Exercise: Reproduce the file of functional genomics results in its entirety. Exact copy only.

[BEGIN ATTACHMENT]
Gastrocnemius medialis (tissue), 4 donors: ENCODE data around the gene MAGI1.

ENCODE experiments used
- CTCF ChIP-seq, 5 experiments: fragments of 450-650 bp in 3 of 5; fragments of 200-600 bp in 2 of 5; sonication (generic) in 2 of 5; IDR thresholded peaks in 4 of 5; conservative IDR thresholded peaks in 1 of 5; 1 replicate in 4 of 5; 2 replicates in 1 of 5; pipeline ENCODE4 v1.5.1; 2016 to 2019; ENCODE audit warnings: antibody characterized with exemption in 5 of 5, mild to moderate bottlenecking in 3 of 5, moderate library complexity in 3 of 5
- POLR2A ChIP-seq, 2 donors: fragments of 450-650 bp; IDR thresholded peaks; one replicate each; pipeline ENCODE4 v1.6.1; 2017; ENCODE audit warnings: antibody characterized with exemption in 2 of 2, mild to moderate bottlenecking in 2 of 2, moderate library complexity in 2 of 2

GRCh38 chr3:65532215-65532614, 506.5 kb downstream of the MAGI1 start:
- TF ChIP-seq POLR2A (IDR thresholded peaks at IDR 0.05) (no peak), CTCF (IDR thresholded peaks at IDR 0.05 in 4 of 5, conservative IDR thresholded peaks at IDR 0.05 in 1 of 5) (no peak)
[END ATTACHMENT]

Gastrocnemius medialis (tissue), 4 donors: ENCODE data around the gene MAGI1.

ENCODE experiments used
- CTCF ChIP-seq, 5 experiments: fragments of 450-650 bp in 3 of 5; fragments of 200-600 bp in 2 of 5; sonication (generic) in 2 of 5; IDR thresholded peaks in 4 of 5; conservative IDR thresholded peaks in 1 of 5; 1 replicate in 4 of 5; 2 replicates in 1 of 5; pipeline ENCODE4 v1.5.1; 2016 to 2019; ENCODE audit warnings: antibody characterized with exemption in 5 of 5, mild to moderate bottlenecking in 3 of 5, moderate library complexity in 3 of 5
- POLR2A ChIP-seq, 2 donors: fragments of 450-650 bp; IDR thresholded peaks; one replicate each; pipeline ENCODE4 v1.6.1; 2017; ENCODE audit warnings: antibody characterized with exemption in 2 of 2, mild to moderate bottlenecking in 2 of 2, moderate library complexity in 2 of 2

GRCh38 chr3:65532215-65532614, 506.5 kb downstream of the MAGI1 start:
- TF ChIP-seq POLR2A (IDR thresholded peaks at IDR 0.05) (no peak), CTCF (IDR thresholded peaks at IDR 0.05 in 4 of 5, conservative IDR thresholded peaks at IDR 0.05 in 1 of 5) (no peak)